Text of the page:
After all the talk from other cruisers in Eureka and Newport about how short the weather windows are, and how bad the forecasts, we had a great two days’ trip down from Eureka. The bar at the Humboldt Bay entrance was much better behaved than it had been the day before when we turned around. Out on the ocean we soon came into black-footed albatrosses, and found that the eight-foot swell that had me concerned at the dock was absolutely no big deal at all.
A low was forecast to bring rain and cold to northern California twelve hours after we left. All that day and the next we watched foreboding clouds gathering to the north of us and wondered if we would beat them south. We sailed wing and wing and motored when the wind failed.
After a day and a half we found ourselves poised for a wee-hours arrival in San Francisco, which was clearly out of the question. At first we thought of heaving to outside the entrance and waiting for dawn. But rather than dealing with the vagaries of floating around on the ocean with the concerns of nearby land, unpredictable currents and abundant ship traffic, we decided to pull into Drake’s Bay, 25 miles north of the Golden Gate and named for Sir Francis, who anchored there in 1579, if you can imagine that. Speed and distance showed us arriving at Drake’s Bay after midnight. Our standing rule is to not enter unfamiliar anchorages and harbors at night. But Drake’s Bay is a broad bight, easily entered, and seemed much the easier and safer option for the remaining dark hours. I had slept from 0130 until 0600 the night before, and had been on watch the whole of the following day with only a twenty minute nap while Eli was eating dinner. So the allure of deep sleep in a secure anchorage was strong.
Alisa stayed up after putting Eli to sleep, instead of immediately going to sleep herself as she usually does when we’re at sea. It was a real treat to be up together at night. She dozed in the cockpit until a northbound fishing boat crossed close in front of us and made me nervous. Wouldn’t answer a hail. We’re getting more at ease around the denser traffic of the west coast. But there is still something nerve-wracking about passing close to another vessel at night, something about the tricks of perspective in the dark and how lights seem to hover right next to us, close but we’re not sure how close, not moving away nearly as quickly as we would expect. The fishing boat did just that, clearly showing us their red light, meaning that we were looking at their port side, but once they were abeam of us they just seemed to hover there, without getting farther away, until Alisa wondered out loud if they had changed course towards us. Spooky.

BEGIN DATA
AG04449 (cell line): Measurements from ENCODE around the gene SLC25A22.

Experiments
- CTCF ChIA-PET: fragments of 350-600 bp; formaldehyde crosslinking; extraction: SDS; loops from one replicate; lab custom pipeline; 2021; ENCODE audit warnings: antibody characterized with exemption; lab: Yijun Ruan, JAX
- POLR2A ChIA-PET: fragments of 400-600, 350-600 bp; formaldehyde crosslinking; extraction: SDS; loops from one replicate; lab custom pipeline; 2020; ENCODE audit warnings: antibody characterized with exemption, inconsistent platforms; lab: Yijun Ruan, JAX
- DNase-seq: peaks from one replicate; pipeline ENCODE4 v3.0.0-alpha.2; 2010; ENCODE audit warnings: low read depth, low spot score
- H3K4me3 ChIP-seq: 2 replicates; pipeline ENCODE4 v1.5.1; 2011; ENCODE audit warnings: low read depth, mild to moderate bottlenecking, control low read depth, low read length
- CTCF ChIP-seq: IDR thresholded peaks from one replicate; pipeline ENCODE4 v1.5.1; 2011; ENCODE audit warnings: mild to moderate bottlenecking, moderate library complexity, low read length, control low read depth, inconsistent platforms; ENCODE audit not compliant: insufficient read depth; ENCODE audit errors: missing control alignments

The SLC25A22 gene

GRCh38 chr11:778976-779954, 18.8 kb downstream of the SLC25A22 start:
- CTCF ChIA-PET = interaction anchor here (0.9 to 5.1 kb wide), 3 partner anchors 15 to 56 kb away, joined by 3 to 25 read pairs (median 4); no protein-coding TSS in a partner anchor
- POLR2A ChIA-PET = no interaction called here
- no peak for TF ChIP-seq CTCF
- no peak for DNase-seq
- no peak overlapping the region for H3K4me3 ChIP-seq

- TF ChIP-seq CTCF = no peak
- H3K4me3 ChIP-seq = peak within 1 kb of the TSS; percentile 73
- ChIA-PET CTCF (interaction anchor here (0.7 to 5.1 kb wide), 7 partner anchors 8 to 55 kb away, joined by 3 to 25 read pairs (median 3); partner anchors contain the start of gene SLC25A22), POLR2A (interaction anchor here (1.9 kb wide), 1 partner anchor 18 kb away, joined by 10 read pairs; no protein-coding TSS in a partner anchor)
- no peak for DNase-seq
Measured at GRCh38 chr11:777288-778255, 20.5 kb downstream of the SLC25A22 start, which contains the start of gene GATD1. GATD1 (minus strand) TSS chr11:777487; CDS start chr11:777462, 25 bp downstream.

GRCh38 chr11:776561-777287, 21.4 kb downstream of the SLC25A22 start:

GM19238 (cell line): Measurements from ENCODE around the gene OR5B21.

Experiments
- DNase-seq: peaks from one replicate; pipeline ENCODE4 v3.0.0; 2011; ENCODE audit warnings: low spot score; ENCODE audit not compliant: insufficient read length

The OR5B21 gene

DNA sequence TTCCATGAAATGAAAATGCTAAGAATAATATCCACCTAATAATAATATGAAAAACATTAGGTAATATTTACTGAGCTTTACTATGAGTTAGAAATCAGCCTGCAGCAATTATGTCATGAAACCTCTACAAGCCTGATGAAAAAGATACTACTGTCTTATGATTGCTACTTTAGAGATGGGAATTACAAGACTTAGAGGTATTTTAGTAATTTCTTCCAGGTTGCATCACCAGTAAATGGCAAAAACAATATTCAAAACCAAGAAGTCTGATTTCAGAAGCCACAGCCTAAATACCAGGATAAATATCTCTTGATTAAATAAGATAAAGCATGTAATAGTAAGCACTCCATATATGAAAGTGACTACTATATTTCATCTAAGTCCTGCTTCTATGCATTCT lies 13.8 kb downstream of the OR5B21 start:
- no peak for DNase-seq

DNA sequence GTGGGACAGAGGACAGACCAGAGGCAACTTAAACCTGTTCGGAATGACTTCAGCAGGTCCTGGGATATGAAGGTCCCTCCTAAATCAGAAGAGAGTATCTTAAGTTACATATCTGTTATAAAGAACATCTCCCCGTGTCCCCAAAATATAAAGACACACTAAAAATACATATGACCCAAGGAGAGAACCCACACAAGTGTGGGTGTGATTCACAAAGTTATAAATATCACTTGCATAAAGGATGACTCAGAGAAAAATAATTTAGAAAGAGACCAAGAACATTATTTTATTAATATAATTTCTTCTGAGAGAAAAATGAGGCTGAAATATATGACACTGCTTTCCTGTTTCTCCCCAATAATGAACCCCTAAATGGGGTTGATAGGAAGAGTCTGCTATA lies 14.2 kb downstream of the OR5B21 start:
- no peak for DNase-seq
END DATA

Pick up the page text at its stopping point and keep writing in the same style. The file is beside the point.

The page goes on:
We simultaneously worked the radar, GPS, depth sounder and chart to make our way into Drake’s Bay. Giant ships lumbered off to the north in the shipping lane offshore of us, heading off on the great circle route from Oakland to Asia and showing us the green lights of their starboard sides. There was one other boat already in Drake’s Bay when we dropped anchor under a sky rich with stars, the Milky Way bright enough to leave a shine on the water. The other boat’s anchor light looked to be at the top of a mast, and we wondered if it might be one of our friends from further up the coast.
Elias woke up screaming as we were making the final approach into the bay. Alisa nursed him and he calmed down, but then he wouldn’t go to sleep for either of us. It was after 0100 at this point, and I had been in the cockpit for 18 of the last 24 hours. I was bushed, grumpy with Alisa and cross with Eli. He finally fell asleep on top of me, behind the leecloth in the port settee. I woke up at three o’clock with Elias completely zonkers and my right arm asleep from cradling him. I carried him up to his forward bunk, had a look around outside and then fled back to the solace of the bunk. My alarm went off at 0530, before there was any suggestion of dawn on the horizon, in time for us to make the morning flood through the Golden Gate. It was clearly an unreasonable time to be awake. I briefly consulted with Alisa about the necessity for an afternoon flood to follow that of the morning, and what an excellent idea it would be for us to catch the later, not the latter. Without completely waking she agreed.